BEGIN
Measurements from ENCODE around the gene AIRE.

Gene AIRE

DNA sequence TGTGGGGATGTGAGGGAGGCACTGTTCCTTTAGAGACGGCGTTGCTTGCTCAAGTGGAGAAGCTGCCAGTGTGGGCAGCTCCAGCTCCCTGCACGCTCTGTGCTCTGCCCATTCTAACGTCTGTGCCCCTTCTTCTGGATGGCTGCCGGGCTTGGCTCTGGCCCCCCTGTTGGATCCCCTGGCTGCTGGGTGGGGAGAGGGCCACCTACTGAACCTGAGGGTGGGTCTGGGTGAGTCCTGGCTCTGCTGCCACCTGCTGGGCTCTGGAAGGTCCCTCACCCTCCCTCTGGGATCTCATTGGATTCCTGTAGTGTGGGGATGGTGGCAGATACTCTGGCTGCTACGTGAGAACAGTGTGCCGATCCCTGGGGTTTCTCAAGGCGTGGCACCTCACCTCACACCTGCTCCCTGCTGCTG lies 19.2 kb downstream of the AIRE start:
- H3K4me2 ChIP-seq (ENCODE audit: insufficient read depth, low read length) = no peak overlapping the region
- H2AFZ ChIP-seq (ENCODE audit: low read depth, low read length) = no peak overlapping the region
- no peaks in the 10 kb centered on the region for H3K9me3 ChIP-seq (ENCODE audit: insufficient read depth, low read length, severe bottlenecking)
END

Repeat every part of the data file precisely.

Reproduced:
Measurements from ENCODE around the gene AIRE.

Gene AIRE

DNA sequence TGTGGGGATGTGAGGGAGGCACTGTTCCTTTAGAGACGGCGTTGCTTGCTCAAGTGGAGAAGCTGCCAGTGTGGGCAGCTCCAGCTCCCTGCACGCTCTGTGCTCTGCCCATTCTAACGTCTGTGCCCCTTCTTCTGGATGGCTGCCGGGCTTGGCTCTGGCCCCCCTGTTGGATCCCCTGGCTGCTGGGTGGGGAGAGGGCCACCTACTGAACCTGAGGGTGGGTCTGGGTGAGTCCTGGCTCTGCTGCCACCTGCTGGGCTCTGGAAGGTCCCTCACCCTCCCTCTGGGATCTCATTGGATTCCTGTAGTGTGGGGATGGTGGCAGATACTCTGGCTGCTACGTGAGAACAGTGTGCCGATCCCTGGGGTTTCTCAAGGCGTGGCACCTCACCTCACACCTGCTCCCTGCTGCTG lies 19.2 kb downstream of the AIRE start:
- H3K4me2 ChIP-seq (ENCODE audit: insufficient read depth, low read length) = no peak overlapping the region
- H2AFZ ChIP-seq (ENCODE audit: low read depth, low read length) = no peak overlapping the region
- no peaks in the 10 kb centered on the region for H3K9me3 ChIP-seq (ENCODE audit: insufficient read depth, low read length, severe bottlenecking)